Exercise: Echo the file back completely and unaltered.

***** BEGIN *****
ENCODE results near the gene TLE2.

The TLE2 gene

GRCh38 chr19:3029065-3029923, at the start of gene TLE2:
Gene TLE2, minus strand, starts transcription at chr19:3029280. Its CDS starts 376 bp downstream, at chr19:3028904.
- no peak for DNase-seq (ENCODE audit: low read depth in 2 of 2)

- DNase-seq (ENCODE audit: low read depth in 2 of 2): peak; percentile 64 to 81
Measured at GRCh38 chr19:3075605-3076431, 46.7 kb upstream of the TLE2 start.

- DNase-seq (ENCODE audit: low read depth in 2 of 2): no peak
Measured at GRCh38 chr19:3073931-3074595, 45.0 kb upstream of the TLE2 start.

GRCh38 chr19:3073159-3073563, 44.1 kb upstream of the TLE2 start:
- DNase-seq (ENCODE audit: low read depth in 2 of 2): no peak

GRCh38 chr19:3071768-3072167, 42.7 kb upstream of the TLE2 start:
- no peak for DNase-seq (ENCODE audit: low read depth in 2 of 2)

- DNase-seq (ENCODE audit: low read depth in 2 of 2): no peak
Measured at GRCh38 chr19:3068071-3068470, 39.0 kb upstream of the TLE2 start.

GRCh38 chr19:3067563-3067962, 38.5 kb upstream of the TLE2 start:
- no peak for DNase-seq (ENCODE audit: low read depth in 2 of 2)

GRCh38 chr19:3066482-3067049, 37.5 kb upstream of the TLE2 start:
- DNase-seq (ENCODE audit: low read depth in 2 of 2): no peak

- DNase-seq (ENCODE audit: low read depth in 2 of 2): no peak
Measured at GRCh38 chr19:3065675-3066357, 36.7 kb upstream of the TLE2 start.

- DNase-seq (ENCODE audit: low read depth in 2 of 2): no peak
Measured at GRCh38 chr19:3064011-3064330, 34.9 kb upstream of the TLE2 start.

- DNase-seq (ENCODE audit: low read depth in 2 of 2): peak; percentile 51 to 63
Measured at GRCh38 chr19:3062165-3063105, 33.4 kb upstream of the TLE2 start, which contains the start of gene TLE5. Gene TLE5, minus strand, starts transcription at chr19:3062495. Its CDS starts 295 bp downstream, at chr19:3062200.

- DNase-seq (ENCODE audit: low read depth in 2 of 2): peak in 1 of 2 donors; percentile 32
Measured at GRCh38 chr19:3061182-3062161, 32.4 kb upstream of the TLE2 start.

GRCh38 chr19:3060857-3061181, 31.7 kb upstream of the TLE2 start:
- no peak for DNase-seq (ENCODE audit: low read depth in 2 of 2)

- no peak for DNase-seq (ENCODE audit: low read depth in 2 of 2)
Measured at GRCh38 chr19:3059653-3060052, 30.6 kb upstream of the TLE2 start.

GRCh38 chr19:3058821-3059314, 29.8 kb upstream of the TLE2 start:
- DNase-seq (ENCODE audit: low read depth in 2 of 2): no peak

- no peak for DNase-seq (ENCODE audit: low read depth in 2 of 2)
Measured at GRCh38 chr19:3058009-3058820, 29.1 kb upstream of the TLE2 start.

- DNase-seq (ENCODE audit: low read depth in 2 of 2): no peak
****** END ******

ENCODE results near the gene TLE2.

The TLE2 gene

GRCh38 chr19:3029065-3029923, at the start of gene TLE2:
Gene TLE2, minus strand, starts transcription at chr19:3029280. Its CDS starts 376 bp downstream, at chr19:3028904.
- no peak for DNase-seq (ENCODE audit: low read depth in 2 of 2)

- DNase-seq (ENCODE audit: low read depth in 2 of 2): peak; percentile 64 to 81
Measured at GRCh38 chr19:3075605-3076431, 46.7 kb upstream of the TLE2 start.

- DNase-seq (ENCODE audit: low read depth in 2 of 2): no peak
Measured at GRCh38 chr19:3073931-3074595, 45.0 kb upstream of the TLE2 start.

GRCh38 chr19:3073159-3073563, 44.1 kb upstream of the TLE2 start:
- DNase-seq (ENCODE audit: low read depth in 2 of 2): no peak

GRCh38 chr19:3071768-3072167, 42.7 kb upstream of the TLE2 start:
- no peak for DNase-seq (ENCODE audit: low read depth in 2 of 2)

- DNase-seq (ENCODE audit: low read depth in 2 of 2): no peak
Measured at GRCh38 chr19:3068071-3068470, 39.0 kb upstream of the TLE2 start.

GRCh38 chr19:3067563-3067962, 38.5 kb upstream of the TLE2 start:
- no peak for DNase-seq (ENCODE audit: low read depth in 2 of 2)

GRCh38 chr19:3066482-3067049, 37.5 kb upstream of the TLE2 start:
- DNase-seq (ENCODE audit: low read depth in 2 of 2): no peak

- DNase-seq (ENCODE audit: low read depth in 2 of 2): no peak
Measured at GRCh38 chr19:3065675-3066357, 36.7 kb upstream of the TLE2 start.

- DNase-seq (ENCODE audit: low read depth in 2 of 2): no peak
Measured at GRCh38 chr19:3064011-3064330, 34.9 kb upstream of the TLE2 start.

- DNase-seq (ENCODE audit: low read depth in 2 of 2): peak; percentile 51 to 63
Measured at GRCh38 chr19:3062165-3063105, 33.4 kb upstream of the TLE2 start, which contains the start of gene TLE5. Gene TLE5, minus strand, starts transcription at chr19:3062495. Its CDS starts 295 bp downstream, at chr19:3062200.

- DNase-seq (ENCODE audit: low read depth in 2 of 2): peak in 1 of 2 donors; percentile 32
Measured at GRCh38 chr19:3061182-3062161, 32.4 kb upstream of the TLE2 start.

GRCh38 chr19:3060857-3061181, 31.7 kb upstream of the TLE2 start:
- no peak for DNase-seq (ENCODE audit: low read depth in 2 of 2)

- no peak for DNase-seq (ENCODE audit: low read depth in 2 of 2)
Measured at GRCh38 chr19:3059653-3060052, 30.6 kb upstream of the TLE2 start.

GRCh38 chr19:3058821-3059314, 29.8 kb upstream of the TLE2 start:
- DNase-seq (ENCODE audit: low read depth in 2 of 2): no peak

- no peak for DNase-seq (ENCODE audit: low read depth in 2 of 2)
Measured at GRCh38 chr19:3058009-3058820, 29.1 kb upstream of the TLE2 start.

- DNase-seq (ENCODE audit: low read depth in 2 of 2): no peak